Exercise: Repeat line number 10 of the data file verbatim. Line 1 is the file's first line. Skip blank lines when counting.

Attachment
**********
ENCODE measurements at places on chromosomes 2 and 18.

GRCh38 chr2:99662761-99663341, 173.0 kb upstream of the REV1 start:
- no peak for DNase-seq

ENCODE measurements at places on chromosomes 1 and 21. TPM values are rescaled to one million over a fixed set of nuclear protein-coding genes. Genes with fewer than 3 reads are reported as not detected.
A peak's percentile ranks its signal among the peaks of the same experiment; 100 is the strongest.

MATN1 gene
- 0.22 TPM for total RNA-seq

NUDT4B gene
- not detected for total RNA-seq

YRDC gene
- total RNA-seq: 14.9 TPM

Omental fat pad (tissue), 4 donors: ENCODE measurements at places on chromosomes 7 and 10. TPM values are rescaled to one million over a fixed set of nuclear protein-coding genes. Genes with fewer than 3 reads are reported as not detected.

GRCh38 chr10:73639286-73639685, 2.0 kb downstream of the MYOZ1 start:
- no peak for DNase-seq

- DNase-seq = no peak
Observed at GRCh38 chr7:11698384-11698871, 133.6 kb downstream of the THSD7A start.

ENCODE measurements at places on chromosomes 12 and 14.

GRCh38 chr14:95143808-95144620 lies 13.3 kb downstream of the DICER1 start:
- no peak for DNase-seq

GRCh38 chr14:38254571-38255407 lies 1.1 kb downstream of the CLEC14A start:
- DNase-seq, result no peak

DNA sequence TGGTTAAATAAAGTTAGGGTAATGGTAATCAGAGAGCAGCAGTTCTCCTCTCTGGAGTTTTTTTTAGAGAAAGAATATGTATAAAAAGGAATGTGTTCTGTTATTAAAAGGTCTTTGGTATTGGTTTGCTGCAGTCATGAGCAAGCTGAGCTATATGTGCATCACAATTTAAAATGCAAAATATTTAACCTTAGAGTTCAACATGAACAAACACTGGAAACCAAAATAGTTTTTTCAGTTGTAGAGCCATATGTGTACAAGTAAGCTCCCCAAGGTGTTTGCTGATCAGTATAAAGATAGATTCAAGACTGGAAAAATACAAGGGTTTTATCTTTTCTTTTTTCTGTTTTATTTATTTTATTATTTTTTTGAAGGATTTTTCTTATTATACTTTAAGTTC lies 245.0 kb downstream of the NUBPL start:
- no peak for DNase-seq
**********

YRDC gene